Everyone seeks permanent joy, that is God, for God and bliss are inseparable, identical. God is indeed, the source and home of everlasting happiness. Happiness is a sine qua non for the very survival of every being.
What we style as ‘joy’ today is really only ‘hope’ of joy, an illusion never realized in practice. If everyone lives for joy, why is it that it is never obtained? Evidently, the goal and the means are at cross purposes. The fact is that we seek joy in the ‘pleasure’ we get through the medium of the senses. Now such joy can neither last nor be free from accompanying or eventual pain, like the ‘kick’ one gets from the use of liquor or other narcotic. The joy of all sensual pleasure is severely limited in degree and duration, and invariably accompanied by immediate or eventual pain, misery, disappointment, etc. All palpable things are impermanent, nonsatisfying, and consequently, incapable of giving lasting happiness.
We expand, proliferate, and diversify our activities and interests, all for deriving happiness, but fail to achieve the objective. The bliss that is God is, like God Himself, permanent, unchangeable, independent of external cause, limitation, or interference. Consequently, to strive for acquiring mundane things as a means of happiness, is doomed to failure.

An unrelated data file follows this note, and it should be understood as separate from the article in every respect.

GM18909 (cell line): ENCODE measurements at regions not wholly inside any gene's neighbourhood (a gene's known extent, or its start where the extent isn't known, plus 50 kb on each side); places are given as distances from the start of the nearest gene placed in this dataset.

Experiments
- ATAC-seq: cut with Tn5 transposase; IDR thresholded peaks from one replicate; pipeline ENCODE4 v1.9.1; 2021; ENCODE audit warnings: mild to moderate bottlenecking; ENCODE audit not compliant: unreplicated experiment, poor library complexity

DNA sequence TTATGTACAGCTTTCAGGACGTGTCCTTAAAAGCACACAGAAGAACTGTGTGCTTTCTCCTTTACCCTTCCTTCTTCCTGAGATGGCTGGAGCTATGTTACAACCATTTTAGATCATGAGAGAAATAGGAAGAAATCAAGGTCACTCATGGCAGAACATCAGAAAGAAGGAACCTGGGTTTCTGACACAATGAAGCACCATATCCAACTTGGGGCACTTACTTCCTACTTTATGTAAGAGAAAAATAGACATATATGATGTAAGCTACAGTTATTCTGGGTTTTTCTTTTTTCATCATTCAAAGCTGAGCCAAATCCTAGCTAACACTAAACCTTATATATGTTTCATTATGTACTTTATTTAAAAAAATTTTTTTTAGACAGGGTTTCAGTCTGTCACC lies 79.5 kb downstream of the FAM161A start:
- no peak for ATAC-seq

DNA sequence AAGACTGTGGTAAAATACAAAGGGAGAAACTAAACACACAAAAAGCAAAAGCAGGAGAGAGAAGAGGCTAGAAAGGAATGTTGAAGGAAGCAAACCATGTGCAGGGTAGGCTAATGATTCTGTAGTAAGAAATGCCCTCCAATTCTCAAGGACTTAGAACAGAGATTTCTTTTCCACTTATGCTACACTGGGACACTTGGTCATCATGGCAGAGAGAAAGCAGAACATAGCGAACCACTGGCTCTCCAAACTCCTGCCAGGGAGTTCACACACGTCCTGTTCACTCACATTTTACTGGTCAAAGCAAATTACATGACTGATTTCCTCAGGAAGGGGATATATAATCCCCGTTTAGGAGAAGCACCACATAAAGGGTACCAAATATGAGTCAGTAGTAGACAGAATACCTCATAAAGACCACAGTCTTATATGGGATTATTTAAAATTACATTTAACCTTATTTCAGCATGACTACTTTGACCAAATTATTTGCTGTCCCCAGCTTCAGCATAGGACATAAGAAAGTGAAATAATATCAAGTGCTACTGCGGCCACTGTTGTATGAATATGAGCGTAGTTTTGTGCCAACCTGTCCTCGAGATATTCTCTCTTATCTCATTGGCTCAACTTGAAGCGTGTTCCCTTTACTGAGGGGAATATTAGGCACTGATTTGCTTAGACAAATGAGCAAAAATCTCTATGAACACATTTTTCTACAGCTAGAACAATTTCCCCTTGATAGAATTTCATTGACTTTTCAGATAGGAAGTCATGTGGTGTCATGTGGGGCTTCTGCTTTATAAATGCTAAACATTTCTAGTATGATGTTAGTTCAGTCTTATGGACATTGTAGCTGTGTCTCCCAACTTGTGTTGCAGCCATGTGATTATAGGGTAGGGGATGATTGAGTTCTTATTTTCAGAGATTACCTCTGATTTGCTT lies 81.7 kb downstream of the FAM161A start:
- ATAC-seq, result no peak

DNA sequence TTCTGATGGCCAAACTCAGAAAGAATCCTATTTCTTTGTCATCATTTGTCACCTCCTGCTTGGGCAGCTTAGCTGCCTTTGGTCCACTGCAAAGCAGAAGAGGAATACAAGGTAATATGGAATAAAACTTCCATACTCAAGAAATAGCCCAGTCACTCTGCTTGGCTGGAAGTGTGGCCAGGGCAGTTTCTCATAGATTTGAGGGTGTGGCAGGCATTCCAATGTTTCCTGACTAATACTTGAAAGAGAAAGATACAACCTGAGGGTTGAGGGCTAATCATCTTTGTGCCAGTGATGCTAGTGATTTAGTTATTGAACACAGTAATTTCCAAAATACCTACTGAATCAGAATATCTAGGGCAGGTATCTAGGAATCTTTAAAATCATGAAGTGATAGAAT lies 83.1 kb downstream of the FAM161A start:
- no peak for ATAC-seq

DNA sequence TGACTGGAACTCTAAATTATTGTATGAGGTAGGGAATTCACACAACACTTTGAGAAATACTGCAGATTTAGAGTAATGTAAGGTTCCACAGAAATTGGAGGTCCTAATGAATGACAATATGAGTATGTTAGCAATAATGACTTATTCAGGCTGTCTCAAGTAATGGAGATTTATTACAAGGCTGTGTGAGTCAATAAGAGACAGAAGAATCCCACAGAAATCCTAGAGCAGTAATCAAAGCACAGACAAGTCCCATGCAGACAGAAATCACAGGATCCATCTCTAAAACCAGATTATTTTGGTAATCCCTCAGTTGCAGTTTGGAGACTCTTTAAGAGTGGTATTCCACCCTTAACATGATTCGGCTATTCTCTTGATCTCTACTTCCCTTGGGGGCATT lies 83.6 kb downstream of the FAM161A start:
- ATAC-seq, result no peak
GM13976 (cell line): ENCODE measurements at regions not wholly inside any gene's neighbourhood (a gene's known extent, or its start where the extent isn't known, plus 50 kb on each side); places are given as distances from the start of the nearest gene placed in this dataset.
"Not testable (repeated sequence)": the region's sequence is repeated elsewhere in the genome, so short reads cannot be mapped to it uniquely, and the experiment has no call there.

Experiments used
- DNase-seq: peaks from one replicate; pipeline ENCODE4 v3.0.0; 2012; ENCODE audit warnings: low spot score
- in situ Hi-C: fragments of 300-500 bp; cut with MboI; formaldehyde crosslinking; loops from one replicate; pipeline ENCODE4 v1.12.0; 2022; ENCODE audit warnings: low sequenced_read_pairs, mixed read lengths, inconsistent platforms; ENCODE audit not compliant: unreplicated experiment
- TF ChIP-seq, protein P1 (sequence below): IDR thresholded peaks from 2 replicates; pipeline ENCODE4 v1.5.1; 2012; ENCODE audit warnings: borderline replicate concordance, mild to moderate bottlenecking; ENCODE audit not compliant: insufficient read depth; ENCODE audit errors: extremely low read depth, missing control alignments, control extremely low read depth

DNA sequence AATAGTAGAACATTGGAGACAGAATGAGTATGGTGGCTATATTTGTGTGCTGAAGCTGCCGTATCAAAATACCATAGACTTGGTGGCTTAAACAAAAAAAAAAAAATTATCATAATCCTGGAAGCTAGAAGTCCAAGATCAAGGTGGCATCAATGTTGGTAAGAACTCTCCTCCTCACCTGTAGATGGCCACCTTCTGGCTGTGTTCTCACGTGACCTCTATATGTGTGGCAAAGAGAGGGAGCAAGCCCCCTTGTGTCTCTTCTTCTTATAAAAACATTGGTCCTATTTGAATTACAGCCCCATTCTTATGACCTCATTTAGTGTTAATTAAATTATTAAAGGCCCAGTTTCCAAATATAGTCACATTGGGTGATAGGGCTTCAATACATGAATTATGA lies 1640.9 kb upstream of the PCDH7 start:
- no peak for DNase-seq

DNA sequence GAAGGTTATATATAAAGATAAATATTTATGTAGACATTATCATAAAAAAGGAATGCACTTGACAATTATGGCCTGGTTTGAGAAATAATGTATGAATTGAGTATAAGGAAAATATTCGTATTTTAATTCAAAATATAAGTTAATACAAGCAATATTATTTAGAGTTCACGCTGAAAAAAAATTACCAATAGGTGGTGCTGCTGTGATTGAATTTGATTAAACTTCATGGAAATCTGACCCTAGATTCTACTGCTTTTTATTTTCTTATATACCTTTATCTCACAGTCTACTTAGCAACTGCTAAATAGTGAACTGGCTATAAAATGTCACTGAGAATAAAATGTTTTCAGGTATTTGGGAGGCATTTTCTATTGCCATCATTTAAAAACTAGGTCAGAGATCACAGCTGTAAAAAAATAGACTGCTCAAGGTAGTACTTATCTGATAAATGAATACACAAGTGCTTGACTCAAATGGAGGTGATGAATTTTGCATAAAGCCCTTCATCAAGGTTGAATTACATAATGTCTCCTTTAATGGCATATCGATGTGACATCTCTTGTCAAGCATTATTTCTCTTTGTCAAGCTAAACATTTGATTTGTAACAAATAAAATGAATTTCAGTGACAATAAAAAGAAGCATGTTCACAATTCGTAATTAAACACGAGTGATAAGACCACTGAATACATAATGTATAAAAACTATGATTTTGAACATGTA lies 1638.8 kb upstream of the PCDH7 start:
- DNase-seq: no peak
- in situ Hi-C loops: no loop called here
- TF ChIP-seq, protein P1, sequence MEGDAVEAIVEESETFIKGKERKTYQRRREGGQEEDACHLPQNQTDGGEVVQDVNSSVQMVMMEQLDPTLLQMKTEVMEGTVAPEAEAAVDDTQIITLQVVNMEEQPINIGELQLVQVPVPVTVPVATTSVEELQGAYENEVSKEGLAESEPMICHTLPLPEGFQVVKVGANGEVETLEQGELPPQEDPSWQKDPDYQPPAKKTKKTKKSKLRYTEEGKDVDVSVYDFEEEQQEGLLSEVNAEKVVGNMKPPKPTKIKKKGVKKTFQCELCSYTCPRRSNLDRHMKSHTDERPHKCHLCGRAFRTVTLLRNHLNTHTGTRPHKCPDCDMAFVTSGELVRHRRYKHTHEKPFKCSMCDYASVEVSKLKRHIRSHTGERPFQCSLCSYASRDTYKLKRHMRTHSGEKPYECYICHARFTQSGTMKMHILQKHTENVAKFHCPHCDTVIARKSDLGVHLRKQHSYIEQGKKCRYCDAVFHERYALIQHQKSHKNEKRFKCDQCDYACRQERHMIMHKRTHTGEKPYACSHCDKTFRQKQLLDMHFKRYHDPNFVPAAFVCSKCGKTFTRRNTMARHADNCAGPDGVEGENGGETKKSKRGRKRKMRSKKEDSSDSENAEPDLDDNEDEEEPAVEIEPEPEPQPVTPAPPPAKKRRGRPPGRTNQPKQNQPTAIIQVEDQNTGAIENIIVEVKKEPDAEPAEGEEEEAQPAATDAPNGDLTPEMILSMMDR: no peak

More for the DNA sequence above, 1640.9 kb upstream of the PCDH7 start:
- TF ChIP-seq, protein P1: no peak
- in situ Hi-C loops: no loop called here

A smile or laughter is the outward expression of a joyful spirit. Joy independent of external cause shows the presence of God. Vairagya consists in abstaining from anything that would mar that pure joy, while vivek consists in doing that which will bring about, strengthen, or augment such joy. This pure joy is the mark of a mind which is happy and contented owing to deep pondering on and merging with the Universal Soul. Such pure, unruffled joy invariably stamps the life, talk, and behaviour of one whose love is universal and selfless; such a person delights in giving without even the thought of a return of one kind or another.
Truly speaking, divine bliss is innate in every heart; we have to rediscover it by removing the heavy pall of maya, or attraction of the mundane. Rest secure in the reassuring thought that you are insignificant, nobody, that Rama is all in all, and commit yourself completely to His caring, protecting hands.
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